Posted on Friday 14 June 2013
Vitamin D is being trialled to see if it can limit the impact of chronic kidney and heart disease on people with Type 2 diabetes.
Researchers from Guy’s and St Thomas’ and King’s College London are running two trials to investigate whether Vitamin D can improve the often fatal effects of the chronic conditions that occur in 30-40% of people with Type 2 diabetes.
Throughout Diabetes Awareness Week, which runs until June 15, the specialists are hoping to recruit more people on to their trials.
Professor Luigi Gnudi, consultant in diabetes and endocrinology at Guy’s and St Thomas’ who is running the trials with his colleague Dr Janaka Karalliedde, said: “Few patients with Type 2 diabetes and chronic kidney and heart disease will make it to dialysis or transplant; the majority unfortunately will succumb to the diseases before that point.
“Type 2 diabetes commonly causes chronic kidney and heart disease because of the toxic effect of high sugar on the organs. Once kidney disease sets in, it is often paralleled by cardiovascular disease with enlargement of the heart and hardening of the arteries.
“Vitamin D is activated by the kidneys, therefore when these are diseased, the body cannot process and use Vitamin D in the way it needs, becoming deficient.”
The trials stem from preliminary data found in the USA, following observational clinical studies, showing that Vitamin D can be protective of the heart and prevent damage of the arteries and blood vessels.
Participants in the studies will have the size of their heart assessed by an MRI scan and have the stiffness of their arteries measured by a non-invasive procedure, which measures the speed of pressure waves travelling through the arteries.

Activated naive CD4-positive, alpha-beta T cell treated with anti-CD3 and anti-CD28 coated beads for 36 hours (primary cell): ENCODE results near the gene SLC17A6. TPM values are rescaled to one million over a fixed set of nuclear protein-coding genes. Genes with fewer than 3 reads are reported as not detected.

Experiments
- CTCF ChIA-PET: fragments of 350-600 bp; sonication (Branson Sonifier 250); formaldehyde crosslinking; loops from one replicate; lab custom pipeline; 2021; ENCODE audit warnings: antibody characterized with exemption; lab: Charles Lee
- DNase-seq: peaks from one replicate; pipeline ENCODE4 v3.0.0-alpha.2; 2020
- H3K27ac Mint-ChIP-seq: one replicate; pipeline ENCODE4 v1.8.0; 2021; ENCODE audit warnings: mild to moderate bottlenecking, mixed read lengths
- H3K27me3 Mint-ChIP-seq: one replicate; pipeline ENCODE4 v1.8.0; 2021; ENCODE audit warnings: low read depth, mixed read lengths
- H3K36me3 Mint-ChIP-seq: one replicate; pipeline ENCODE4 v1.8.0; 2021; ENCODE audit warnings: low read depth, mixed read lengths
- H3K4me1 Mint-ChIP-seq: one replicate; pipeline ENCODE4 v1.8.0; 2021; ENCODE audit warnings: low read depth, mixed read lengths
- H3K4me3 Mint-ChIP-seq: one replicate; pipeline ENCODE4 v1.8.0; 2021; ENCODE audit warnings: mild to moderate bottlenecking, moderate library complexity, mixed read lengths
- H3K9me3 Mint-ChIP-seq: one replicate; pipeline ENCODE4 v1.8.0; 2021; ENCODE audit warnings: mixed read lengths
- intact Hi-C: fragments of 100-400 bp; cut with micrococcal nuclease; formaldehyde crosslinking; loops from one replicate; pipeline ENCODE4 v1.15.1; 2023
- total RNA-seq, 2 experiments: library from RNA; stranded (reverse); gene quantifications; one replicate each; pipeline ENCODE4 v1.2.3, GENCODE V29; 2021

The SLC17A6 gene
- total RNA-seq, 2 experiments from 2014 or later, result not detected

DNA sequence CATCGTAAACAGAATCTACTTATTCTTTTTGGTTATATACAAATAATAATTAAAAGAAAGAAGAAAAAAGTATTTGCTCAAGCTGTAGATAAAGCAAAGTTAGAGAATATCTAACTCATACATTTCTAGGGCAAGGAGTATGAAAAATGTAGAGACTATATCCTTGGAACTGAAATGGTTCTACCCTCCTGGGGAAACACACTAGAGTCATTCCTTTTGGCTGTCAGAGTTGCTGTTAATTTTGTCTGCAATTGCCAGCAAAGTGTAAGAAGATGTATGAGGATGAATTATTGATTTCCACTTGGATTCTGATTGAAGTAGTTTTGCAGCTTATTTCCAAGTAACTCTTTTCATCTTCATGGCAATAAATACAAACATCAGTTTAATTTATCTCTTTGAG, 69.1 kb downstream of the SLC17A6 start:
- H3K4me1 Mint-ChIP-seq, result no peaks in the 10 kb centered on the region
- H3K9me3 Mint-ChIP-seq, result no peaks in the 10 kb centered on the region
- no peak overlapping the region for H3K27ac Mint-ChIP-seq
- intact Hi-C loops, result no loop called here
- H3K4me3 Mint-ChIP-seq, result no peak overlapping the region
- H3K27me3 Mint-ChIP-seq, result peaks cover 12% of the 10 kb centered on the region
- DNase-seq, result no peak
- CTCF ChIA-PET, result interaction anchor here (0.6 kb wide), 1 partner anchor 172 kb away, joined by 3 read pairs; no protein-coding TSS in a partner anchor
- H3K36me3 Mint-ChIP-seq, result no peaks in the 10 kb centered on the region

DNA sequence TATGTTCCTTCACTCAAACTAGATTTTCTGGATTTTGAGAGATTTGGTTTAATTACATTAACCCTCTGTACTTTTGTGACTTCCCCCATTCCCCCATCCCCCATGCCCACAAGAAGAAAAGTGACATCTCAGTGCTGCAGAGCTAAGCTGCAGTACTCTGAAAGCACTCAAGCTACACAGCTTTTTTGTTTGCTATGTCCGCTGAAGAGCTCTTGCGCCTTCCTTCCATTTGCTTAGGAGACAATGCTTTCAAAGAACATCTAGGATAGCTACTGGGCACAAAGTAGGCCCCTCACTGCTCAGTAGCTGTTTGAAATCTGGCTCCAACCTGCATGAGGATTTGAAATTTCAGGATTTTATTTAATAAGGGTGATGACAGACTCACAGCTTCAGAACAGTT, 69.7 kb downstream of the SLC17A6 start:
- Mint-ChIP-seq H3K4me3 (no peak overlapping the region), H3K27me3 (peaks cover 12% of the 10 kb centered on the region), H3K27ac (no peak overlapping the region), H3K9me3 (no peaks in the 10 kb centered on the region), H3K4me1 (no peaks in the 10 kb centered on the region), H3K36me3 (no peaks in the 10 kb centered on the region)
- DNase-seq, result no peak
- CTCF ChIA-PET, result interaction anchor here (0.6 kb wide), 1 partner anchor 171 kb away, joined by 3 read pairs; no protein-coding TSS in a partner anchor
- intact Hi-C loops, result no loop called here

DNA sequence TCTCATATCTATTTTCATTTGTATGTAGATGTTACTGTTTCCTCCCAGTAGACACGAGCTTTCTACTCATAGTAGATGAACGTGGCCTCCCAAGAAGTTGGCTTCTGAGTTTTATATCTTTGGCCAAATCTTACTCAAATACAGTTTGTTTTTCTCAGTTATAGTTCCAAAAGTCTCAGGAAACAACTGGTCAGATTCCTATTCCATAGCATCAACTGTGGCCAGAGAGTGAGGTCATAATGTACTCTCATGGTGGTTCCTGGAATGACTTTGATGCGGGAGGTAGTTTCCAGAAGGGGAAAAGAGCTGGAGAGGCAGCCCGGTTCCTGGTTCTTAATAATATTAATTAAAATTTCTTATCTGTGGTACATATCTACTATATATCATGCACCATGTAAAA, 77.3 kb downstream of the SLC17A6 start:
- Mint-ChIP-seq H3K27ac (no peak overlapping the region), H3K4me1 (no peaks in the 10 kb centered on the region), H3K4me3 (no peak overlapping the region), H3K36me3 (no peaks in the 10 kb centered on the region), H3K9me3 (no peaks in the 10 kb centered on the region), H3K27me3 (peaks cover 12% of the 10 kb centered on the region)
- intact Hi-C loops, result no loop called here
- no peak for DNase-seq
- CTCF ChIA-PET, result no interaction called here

These tests will be carried out both before and after participants are given Vitamin D supplements to take once a day.
“We will be looking for any improvements the Vitamin D makes to the size and function of the heart and the stiffness of the arteries,” added Professor Gnudi, who with his team will be running the trial over the next two years.
“In the long term, we hope that if these trials are successful we can run a follow-up trial to assess the benefit of Vitamin D on the final stages of kidney disease, stroke, heart attacks and cardiovascular death, with the overall aim being to reverse the effects of the diseases so that people can live healthier for longer.”
Matthew Hobbs, Director of Research at Diabetes UK, said: “The complications of diabetes, such as heart disease, kidney disease, blindness, amputation and stroke, can be devastating and in many cases are avoidable.
“This research by Professor Gnudi and his team could go some way to helping us improve the lives of people living with diabetes, but the researchers can only answer these important questions with the help of willing volunteers.
“Diabetes Week is an important time to reflect on the important breakthroughs in diabetes research over the last 80 years and look to the future possibilities for diabetes care, treatments and possibly even cures. Diabetes UK funds over 125 research projects at any one time on all types of the condition.”
The trials have already begun and need more participants. If you have Type 2 diabetes and chronic kidney disease, and would like to find out more please contact Professor Gnudi on firstname.lastname@example.org